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For Immediate Release


April 3, 2008

Ministry of Environment




VICTORIA The government of British Columbia is moving forward in the fight against climate change by introducing the Greenhouse Gas Reduction (Cap and Trade) Act, Environment Minister Barry Penner announced today.


            “The Cap and Trade Act will make British Columbia the first Canadian province to introduce legislation authorizing hard caps on greenhouse gas emissions,” said Penner. “This enabling legislation provides the framework to participate in the Western Climate Initiative cap and trade system currently under development.”


In the spring of 2007, British Columbia joined the Western Climate Initiative (WCI), a multi-jurisdictional partnership launched in February 2007 to address climate change. The partnership, which includes seven U.S. states (California, Oregon, Washington, New Mexico, Arizona, Utah and Montana) and the province of Manitoba, is working on identifying, evaluating and putting in place ways to reduce greenhouse gases, including the development of a cap and trade system by August 2008.


WCI members now number 63 million people, with a collective gross domestic product of $2.9 trillion (CAD). It is anticipated that membership will grow over time with new partners joining from both the U.S. and Canada.


Cap and trade regulatory systems establish an overall cap or limit on emissions, while the “trade” part of the system allows regulated emitters to buy and sell emissions allowances or buy offset units. Those who can reduce emissions more efficiently are able to sell their surplus units to those who find it more challenging to do so. This system transfers emission reduction responsibility and management to emitters, while market forces help determine the distribution of reductions.


            Under the act, the B.C. government will establish the cap for designated large emitters by issuing a limited number of tradable compliance units (emissions allowances) for given periods of time (compliance periods). Each designated emitter will then be required to obtain a number of compliance units equivalent to the amount of regulated greenhouse gas emissions it releases within the specified compliance period. These units must then be surrendered to the government as proof of compliance.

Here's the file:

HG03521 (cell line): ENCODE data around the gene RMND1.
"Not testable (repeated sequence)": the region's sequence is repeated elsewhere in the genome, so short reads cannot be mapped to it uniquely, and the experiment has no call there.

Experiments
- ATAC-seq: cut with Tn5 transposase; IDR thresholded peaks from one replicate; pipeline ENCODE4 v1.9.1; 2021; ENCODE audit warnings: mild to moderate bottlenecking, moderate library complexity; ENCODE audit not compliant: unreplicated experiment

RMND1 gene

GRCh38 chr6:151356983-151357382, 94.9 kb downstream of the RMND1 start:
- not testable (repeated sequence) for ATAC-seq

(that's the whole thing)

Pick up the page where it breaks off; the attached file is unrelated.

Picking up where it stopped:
A B.C. compliance unit will be equal to one tonne of carbon dioxide or its equivalent – the same measuring unit in use by existing systems, and expected to be adopted by the regional cap and trade system the WCI is currently developing. The act identifies three different kinds of compliance units:


·        B.C. Allowance Units (issued by the government according to the cap specified in a given compliance period).

·        B.C. Emissions Reduction Units (offset credits from approved emission reduction or removal projects in B.C.).

·        Recognized Compliance Units from other cap and trade systems, such as those established by the WCI.


The act also authorizes the creation of a compliance unit tracking system for the banking, transfer and surrender of compliance units.


The legislation will also provide for the use of administrative penalties that will be set by regulation, and which will apply as an automatic consequence of non-compliance.


            “A cap and trade system is a very innovative form of regulation,” added Penner. “Rather than government dictating technologies or emission standards, the system sets an overall cap on emissions from regulated sources. The cap ensures that emissions are reduced, but the market determines where those reductions are achieved. This will help reduce greenhouse gas emissions in a more efficient, cost-effective way.”


            For more details on the WCI, please visit 






Kate Thompson

Media Relations

250 953-4577


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